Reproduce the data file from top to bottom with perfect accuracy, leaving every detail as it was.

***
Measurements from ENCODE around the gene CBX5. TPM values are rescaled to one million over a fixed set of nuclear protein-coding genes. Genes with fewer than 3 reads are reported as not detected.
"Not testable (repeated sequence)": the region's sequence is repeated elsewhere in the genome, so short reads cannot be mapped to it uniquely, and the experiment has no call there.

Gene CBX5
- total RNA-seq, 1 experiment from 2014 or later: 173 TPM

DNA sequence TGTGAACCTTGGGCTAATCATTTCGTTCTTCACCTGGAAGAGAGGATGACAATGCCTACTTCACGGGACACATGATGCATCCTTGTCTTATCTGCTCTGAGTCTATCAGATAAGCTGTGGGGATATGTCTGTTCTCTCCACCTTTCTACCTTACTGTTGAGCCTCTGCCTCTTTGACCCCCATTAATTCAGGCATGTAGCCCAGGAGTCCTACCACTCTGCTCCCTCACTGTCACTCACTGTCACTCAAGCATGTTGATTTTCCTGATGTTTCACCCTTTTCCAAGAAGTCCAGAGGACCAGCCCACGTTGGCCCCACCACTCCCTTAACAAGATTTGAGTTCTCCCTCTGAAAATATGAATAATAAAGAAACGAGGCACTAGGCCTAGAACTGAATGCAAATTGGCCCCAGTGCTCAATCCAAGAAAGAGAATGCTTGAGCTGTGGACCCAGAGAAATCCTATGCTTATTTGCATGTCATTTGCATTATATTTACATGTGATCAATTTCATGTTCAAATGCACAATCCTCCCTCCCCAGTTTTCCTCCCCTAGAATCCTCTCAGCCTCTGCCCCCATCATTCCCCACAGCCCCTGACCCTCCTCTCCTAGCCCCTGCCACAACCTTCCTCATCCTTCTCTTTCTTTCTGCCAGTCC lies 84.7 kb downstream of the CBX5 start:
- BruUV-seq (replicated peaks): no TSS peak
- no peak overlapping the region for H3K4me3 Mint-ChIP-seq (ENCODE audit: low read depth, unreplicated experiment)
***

Measurements from ENCODE around the gene CBX5. TPM values are rescaled to one million over a fixed set of nuclear protein-coding genes. Genes with fewer than 3 reads are reported as not detected.
"Not testable (repeated sequence)": the region's sequence is repeated elsewhere in the genome, so short reads cannot be mapped to it uniquely, and the experiment has no call there.

Gene CBX5
- total RNA-seq, 1 experiment from 2014 or later: 173 TPM

DNA sequence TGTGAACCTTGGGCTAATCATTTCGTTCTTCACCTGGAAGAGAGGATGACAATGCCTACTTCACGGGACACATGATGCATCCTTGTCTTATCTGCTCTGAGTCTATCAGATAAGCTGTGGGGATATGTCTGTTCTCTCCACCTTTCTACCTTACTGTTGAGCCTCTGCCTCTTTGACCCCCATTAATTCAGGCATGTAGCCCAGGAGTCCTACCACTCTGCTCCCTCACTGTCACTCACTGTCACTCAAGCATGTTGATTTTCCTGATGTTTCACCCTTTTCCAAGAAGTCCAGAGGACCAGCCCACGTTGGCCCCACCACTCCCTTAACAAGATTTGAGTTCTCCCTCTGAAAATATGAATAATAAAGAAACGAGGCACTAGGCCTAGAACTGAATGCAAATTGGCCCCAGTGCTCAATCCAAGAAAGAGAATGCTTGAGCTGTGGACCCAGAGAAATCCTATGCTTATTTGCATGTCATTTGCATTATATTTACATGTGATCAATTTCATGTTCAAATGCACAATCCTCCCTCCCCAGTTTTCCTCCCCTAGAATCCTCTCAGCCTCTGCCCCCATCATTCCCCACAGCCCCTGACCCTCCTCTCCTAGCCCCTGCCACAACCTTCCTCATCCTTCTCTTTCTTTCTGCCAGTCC lies 84.7 kb downstream of the CBX5 start:
- BruUV-seq (replicated peaks): no TSS peak
- no peak overlapping the region for H3K4me3 Mint-ChIP-seq (ENCODE audit: low read depth, unreplicated experiment)